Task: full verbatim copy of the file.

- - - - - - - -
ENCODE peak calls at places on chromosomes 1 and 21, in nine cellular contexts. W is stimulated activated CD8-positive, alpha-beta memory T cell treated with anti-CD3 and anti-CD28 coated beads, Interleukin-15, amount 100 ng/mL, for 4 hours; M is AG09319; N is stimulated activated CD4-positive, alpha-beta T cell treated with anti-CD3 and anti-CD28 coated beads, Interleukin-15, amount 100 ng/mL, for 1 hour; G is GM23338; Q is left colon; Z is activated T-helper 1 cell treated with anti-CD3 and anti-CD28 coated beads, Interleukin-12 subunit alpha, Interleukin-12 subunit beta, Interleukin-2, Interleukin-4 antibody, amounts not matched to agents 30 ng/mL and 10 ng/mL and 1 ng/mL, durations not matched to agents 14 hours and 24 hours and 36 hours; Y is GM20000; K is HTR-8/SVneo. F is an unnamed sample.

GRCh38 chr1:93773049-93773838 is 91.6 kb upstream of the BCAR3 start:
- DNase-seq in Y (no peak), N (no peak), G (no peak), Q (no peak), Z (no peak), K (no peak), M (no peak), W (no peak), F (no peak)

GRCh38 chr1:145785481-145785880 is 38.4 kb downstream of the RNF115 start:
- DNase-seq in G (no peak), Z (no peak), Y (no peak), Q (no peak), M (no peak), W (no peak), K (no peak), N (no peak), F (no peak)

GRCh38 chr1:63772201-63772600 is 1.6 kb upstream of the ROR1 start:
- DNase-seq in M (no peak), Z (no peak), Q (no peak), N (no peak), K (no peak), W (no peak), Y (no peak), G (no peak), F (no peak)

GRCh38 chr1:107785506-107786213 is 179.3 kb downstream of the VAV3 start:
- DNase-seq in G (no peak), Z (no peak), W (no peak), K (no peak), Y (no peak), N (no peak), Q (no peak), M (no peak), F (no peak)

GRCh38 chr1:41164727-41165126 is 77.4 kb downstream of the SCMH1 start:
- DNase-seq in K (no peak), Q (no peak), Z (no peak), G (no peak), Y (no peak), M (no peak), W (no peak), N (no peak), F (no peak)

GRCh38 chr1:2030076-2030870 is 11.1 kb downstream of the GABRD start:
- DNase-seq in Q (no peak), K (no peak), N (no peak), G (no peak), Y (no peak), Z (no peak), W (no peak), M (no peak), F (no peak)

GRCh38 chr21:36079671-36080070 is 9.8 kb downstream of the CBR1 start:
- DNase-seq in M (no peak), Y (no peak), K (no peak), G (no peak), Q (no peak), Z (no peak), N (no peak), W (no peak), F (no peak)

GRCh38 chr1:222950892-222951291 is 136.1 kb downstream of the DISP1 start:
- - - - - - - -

ENCODE peak calls at places on chromosomes 1 and 21, in nine cellular contexts. W is stimulated activated CD8-positive, alpha-beta memory T cell treated with anti-CD3 and anti-CD28 coated beads, Interleukin-15, amount 100 ng/mL, for 4 hours; M is AG09319; N is stimulated activated CD4-positive, alpha-beta T cell treated with anti-CD3 and anti-CD28 coated beads, Interleukin-15, amount 100 ng/mL, for 1 hour; G is GM23338; Q is left colon; Z is activated T-helper 1 cell treated with anti-CD3 and anti-CD28 coated beads, Interleukin-12 subunit alpha, Interleukin-12 subunit beta, Interleukin-2, Interleukin-4 antibody, amounts not matched to agents 30 ng/mL and 10 ng/mL and 1 ng/mL, durations not matched to agents 14 hours and 24 hours and 36 hours; Y is GM20000; K is HTR-8/SVneo. F is an unnamed sample.

GRCh38 chr1:93773049-93773838 is 91.6 kb upstream of the BCAR3 start:
- DNase-seq in Y (no peak), N (no peak), G (no peak), Q (no peak), Z (no peak), K (no peak), M (no peak), W (no peak), F (no peak)

GRCh38 chr1:145785481-145785880 is 38.4 kb downstream of the RNF115 start:
- DNase-seq in G (no peak), Z (no peak), Y (no peak), Q (no peak), M (no peak), W (no peak), K (no peak), N (no peak), F (no peak)

GRCh38 chr1:63772201-63772600 is 1.6 kb upstream of the ROR1 start:
- DNase-seq in M (no peak), Z (no peak), Q (no peak), N (no peak), K (no peak), W (no peak), Y (no peak), G (no peak), F (no peak)

GRCh38 chr1:107785506-107786213 is 179.3 kb downstream of the VAV3 start:
- DNase-seq in G (no peak), Z (no peak), W (no peak), K (no peak), Y (no peak), N (no peak), Q (no peak), M (no peak), F (no peak)

GRCh38 chr1:41164727-41165126 is 77.4 kb downstream of the SCMH1 start:
- DNase-seq in K (no peak), Q (no peak), Z (no peak), G (no peak), Y (no peak), M (no peak), W (no peak), N (no peak), F (no peak)

GRCh38 chr1:2030076-2030870 is 11.1 kb downstream of the GABRD start:
- DNase-seq in Q (no peak), K (no peak), N (no peak), G (no peak), Y (no peak), Z (no peak), W (no peak), M (no peak), F (no peak)

GRCh38 chr21:36079671-36080070 is 9.8 kb downstream of the CBR1 start:
- DNase-seq in M (no peak), Y (no peak), K (no peak), G (no peak), Q (no peak), Z (no peak), N (no peak), W (no peak), F (no peak)

GRCh38 chr1:222950892-222951291 is 136.1 kb downstream of the DISP1 start: